Over Christmas, I had the pleasure of flying to Virginia, and spending 10 days with my sister and her Kiddos. When I asked Conrad what he wanted me to bring back for him, He said Seashells. Since my sister lives near Virginia beach, I made her take me there, and we perused the shops(a lot of which were closed due to it being off season.) One shop we stopped at had some fun Shells, and Sand dollars, and even a bin full of tiny shells to fill bags with. I brought home several different shells, and two little bags full of baby shells.
When I got back to work, and let Conrad open his carefully wrapped sand dollar, the first thing he asked was "Can I paint it?" Why not? I thought. It is after all white...and it would be a great way for him to explore the sand dollar. It turns out, a Sand dollar is the perfect canvas for watercolor paints! (side note, Watercolors have always been one of my favorite ways to create). I painted the boys' names on their sand dollars, and then set the paints out, and let the boys create and explore! The following pictures are what came of this activity!
Conrad was full of questions as he painted. He asked about the holes on the Sand dollar. He looked at the other side of the sand dollar, and then held it up to the light to notice the tiny holes on top. This project was not only an art project (and one that is displayed nicely in each of the boys' rooms), but it was also a fun science project, causing Conrad to ask questions, and explore a little more into something we don't have in Nebraska.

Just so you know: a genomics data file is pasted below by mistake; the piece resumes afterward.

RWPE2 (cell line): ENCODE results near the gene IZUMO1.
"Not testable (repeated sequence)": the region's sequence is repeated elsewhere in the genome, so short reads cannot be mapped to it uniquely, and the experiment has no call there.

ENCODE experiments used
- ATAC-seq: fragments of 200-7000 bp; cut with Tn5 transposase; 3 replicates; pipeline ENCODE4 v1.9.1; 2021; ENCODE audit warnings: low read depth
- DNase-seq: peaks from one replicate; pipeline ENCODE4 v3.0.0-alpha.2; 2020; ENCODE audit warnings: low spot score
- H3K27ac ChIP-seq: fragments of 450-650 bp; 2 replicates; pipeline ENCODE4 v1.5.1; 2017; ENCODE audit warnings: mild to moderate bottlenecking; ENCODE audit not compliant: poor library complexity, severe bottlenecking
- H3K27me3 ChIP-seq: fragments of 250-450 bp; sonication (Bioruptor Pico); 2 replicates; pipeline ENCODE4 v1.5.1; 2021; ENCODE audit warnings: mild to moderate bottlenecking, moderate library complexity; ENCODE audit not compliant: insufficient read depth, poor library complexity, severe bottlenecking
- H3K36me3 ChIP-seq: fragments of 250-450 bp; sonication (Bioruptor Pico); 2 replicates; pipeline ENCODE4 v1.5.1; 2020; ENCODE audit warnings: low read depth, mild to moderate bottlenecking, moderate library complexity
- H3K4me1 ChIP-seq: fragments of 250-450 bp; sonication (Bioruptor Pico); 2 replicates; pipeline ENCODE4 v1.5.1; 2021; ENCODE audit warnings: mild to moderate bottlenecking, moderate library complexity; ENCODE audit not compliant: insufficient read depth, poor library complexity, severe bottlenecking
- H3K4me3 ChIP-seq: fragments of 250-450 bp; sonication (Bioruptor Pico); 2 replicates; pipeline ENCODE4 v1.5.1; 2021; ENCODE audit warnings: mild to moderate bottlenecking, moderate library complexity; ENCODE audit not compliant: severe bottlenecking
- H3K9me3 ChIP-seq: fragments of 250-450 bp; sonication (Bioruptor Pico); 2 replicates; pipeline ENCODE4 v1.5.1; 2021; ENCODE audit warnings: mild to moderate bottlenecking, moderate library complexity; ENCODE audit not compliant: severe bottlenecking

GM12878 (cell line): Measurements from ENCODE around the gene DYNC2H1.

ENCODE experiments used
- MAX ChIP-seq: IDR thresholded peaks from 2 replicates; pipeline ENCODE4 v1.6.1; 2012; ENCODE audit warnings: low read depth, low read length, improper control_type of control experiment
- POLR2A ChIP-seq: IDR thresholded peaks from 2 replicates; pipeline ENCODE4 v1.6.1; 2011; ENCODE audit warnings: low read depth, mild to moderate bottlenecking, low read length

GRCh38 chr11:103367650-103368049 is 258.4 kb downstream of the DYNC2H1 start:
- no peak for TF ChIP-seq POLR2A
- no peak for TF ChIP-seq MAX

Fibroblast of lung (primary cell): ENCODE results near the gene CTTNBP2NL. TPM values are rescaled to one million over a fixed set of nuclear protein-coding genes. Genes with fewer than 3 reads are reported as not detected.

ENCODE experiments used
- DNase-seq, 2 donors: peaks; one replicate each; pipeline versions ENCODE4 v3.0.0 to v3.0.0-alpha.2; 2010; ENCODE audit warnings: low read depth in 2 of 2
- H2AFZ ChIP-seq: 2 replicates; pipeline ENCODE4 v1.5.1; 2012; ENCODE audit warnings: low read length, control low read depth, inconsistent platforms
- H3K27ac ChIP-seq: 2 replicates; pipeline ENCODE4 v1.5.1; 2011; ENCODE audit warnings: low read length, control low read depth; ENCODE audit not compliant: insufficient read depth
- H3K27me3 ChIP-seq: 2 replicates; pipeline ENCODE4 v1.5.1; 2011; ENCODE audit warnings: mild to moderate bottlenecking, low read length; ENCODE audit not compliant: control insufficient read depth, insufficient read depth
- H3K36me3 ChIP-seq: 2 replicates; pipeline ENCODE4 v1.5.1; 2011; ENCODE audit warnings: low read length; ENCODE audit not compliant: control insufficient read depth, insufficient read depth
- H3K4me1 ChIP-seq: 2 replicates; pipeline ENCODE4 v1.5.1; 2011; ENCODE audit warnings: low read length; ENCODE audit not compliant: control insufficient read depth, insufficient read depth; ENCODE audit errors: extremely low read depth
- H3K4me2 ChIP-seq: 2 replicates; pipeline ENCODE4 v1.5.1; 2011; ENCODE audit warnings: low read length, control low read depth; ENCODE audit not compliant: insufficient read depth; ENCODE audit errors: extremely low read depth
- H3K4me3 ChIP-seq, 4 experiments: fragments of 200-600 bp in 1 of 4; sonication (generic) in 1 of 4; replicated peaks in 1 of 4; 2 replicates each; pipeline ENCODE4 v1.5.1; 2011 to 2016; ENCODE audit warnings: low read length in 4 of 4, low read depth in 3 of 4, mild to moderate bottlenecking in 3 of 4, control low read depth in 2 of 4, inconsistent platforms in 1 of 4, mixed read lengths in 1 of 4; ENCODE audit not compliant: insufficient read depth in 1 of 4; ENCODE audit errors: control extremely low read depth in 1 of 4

While we are on the subject of Living in Nebraska, Obviously there are no Oceans, and No true beaches (Lake beaches just aren't the same as ocean beaches, Just saying), So the idea of seashells for Conrad was exciting. I decided to dump them into a sensory bin, and see where that took him. The following pictures are the results of his explorations.
Conrad first decided to sort the shells into big and little. Next he tried to decide what kind of animals lived in each of the bigger shells. After he had finished that, he organized the little ones by colors. Finally, he just took time to explore and play with them. He put some up to his ears to "hear the ocean". He filled the bigger shells with little shells. He gave the shells names, and then told me the tiny shells were babies, and the big shells were their moms and dads. It was quite enjoyable to watch him learn, play and explore something that some of us have seen many times. Something as simple as a shell can be so unique, and beautiful, and makes a great learning toy! :)
The next day, while Conrad was working on another project, I decided to let Reece explore the shells, and see what he did with them. The following photos are the results of his exploration! :)
The first thing Reece did, was hold one of the shells to his ear. He then proceeded to hold each one to his ear, with a big smile on his face. He also handed them to me, and tried to put them to my ears to listen.
Next, He smelled the different shells. He also tried to lick several of them(you could see some of the salt on them, even though they had been cleaned, and I am sure he could taste it). Finally he started to tap different shells together to make different sounds. He really enjoyed exploring the shells, and just as with his brother, I got joy out of watching him explore the shells. Seeing something through a child's eye can be a totally new experience.